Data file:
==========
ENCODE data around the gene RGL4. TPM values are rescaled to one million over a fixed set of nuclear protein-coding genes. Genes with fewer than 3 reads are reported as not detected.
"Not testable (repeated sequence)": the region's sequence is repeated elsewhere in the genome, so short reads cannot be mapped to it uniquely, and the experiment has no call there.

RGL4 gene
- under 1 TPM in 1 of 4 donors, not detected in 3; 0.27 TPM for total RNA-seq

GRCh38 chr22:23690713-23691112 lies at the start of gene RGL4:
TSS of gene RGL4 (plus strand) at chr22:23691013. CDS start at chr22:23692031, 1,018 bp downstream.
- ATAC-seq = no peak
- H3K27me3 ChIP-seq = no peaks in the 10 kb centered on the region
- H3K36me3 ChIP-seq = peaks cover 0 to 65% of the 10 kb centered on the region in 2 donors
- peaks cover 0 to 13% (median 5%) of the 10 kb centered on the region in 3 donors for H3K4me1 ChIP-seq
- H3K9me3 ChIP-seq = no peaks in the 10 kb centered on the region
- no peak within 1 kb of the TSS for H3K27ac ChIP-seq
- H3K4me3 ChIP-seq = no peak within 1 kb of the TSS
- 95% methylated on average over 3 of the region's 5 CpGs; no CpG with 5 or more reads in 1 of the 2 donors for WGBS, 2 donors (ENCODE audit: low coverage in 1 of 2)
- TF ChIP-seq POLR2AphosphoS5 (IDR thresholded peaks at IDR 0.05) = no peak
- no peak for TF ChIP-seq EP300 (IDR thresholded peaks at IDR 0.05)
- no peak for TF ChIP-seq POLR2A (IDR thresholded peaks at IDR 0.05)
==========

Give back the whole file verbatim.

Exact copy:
ENCODE data around the gene RGL4. TPM values are rescaled to one million over a fixed set of nuclear protein-coding genes. Genes with fewer than 3 reads are reported as not detected.
"Not testable (repeated sequence)": the region's sequence is repeated elsewhere in the genome, so short reads cannot be mapped to it uniquely, and the experiment has no call there.

RGL4 gene
- under 1 TPM in 1 of 4 donors, not detected in 3; 0.27 TPM for total RNA-seq

GRCh38 chr22:23690713-23691112 lies at the start of gene RGL4:
TSS of gene RGL4 (plus strand) at chr22:23691013. CDS start at chr22:23692031, 1,018 bp downstream.
- ATAC-seq = no peak
- H3K27me3 ChIP-seq = no peaks in the 10 kb centered on the region
- H3K36me3 ChIP-seq = peaks cover 0 to 65% of the 10 kb centered on the region in 2 donors
- peaks cover 0 to 13% (median 5%) of the 10 kb centered on the region in 3 donors for H3K4me1 ChIP-seq
- H3K9me3 ChIP-seq = no peaks in the 10 kb centered on the region
- no peak within 1 kb of the TSS for H3K27ac ChIP-seq
- H3K4me3 ChIP-seq = no peak within 1 kb of the TSS
- 95% methylated on average over 3 of the region's 5 CpGs; no CpG with 5 or more reads in 1 of the 2 donors for WGBS, 2 donors (ENCODE audit: low coverage in 1 of 2)
- TF ChIP-seq POLR2AphosphoS5 (IDR thresholded peaks at IDR 0.05) = no peak
- no peak for TF ChIP-seq EP300 (IDR thresholded peaks at IDR 0.05)
- no peak for TF ChIP-seq POLR2A (IDR thresholded peaks at IDR 0.05)